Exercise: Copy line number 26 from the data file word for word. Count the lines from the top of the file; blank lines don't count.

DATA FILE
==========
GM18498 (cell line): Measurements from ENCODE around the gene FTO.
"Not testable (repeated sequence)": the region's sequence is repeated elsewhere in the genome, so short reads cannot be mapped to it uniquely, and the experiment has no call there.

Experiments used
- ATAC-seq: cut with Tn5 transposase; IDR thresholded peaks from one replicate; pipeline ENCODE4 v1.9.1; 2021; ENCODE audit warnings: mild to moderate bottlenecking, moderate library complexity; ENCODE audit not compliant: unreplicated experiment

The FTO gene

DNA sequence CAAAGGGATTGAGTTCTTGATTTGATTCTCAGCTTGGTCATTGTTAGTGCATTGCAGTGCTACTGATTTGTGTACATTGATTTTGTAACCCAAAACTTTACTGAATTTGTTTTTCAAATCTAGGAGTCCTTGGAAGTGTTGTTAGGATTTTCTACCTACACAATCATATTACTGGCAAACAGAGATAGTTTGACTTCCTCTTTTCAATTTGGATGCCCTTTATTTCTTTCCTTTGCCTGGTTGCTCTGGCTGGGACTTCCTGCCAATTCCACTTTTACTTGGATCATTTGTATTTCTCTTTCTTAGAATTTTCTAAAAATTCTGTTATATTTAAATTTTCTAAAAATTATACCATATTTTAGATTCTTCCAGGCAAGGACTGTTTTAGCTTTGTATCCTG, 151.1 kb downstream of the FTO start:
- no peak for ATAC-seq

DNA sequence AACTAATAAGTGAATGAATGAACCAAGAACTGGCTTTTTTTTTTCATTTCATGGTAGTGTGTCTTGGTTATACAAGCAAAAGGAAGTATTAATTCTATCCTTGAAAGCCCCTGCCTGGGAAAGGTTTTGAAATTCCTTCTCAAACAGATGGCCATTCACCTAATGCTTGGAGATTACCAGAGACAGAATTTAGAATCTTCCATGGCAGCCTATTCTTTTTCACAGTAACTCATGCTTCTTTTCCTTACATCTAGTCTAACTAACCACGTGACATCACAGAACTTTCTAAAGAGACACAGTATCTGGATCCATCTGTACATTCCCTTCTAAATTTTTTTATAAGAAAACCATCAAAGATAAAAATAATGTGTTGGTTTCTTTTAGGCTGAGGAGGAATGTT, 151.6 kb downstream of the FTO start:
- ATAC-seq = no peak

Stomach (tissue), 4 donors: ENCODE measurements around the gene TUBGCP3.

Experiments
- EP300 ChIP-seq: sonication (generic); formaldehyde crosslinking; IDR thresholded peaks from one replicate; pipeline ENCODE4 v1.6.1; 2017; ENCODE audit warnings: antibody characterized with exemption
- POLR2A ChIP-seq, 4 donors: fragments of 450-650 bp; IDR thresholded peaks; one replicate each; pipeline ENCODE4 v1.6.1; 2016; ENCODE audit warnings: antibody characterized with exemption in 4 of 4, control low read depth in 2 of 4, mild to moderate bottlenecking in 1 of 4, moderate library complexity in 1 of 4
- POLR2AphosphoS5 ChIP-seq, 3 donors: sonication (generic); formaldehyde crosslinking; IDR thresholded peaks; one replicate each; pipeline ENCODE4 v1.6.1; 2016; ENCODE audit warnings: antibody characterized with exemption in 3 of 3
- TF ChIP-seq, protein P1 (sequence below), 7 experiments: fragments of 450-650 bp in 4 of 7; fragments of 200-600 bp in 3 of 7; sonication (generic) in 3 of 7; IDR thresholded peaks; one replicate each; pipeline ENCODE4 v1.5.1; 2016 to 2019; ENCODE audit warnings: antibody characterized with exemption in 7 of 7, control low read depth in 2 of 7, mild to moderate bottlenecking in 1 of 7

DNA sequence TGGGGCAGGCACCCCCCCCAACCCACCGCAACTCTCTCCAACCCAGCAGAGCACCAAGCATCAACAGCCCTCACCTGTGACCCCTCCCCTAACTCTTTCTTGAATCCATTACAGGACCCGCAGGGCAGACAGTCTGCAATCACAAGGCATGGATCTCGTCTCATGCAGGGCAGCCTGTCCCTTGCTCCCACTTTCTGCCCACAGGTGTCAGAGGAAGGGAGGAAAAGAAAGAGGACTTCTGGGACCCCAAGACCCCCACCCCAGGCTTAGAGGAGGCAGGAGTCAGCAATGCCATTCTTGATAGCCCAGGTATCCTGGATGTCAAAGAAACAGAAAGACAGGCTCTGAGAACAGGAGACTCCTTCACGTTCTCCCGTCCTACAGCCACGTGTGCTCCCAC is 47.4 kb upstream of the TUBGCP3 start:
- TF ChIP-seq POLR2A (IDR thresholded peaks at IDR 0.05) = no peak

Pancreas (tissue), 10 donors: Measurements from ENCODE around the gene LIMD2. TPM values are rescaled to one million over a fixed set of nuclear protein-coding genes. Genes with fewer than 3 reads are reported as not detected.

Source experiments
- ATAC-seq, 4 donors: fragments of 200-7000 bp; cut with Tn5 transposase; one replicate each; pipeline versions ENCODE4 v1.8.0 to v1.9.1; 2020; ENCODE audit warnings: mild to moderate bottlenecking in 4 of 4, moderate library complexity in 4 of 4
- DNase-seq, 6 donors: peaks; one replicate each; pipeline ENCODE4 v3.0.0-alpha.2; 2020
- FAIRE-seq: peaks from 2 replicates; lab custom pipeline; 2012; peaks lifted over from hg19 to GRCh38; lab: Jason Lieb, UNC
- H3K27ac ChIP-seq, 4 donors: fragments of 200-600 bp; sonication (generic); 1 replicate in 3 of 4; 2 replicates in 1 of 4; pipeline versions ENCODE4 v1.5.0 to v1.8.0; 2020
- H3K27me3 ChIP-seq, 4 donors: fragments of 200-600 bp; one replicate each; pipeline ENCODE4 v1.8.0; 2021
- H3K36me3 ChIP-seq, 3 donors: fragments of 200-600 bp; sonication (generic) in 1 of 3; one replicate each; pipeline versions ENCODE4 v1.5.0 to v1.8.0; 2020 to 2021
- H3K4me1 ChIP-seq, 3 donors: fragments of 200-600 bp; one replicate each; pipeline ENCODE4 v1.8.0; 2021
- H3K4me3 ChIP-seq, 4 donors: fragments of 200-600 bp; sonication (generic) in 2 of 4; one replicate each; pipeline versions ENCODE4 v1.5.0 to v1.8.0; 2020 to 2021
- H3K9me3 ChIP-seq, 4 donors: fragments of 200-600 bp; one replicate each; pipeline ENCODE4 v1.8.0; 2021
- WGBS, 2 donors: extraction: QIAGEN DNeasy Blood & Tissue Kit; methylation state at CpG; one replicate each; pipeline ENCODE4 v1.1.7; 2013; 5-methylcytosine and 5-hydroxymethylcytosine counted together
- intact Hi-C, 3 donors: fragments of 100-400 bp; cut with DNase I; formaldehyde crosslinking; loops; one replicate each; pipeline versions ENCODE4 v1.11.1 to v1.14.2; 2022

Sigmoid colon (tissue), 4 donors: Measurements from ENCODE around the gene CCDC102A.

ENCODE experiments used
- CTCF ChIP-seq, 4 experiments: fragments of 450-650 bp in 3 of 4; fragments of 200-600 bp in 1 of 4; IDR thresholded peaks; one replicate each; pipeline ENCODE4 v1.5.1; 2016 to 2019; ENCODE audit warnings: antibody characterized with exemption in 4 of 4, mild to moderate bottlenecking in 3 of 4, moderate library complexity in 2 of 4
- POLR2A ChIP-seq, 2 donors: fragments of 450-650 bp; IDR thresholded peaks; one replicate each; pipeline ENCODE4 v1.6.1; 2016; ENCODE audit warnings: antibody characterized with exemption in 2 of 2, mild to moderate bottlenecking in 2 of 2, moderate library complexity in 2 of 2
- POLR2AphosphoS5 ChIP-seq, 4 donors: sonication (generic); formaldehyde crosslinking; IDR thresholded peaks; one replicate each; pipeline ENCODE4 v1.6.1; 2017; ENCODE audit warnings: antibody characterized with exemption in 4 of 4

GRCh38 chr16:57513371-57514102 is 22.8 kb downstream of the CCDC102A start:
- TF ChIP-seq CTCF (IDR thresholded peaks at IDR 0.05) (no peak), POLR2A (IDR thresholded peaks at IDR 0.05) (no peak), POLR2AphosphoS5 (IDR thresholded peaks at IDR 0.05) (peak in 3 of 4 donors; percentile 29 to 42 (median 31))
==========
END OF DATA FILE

- H3K4me1 ChIP-seq, 3 donors: fragments of 200-600 bp; one replicate each; pipeline ENCODE4 v1.8.0; 2021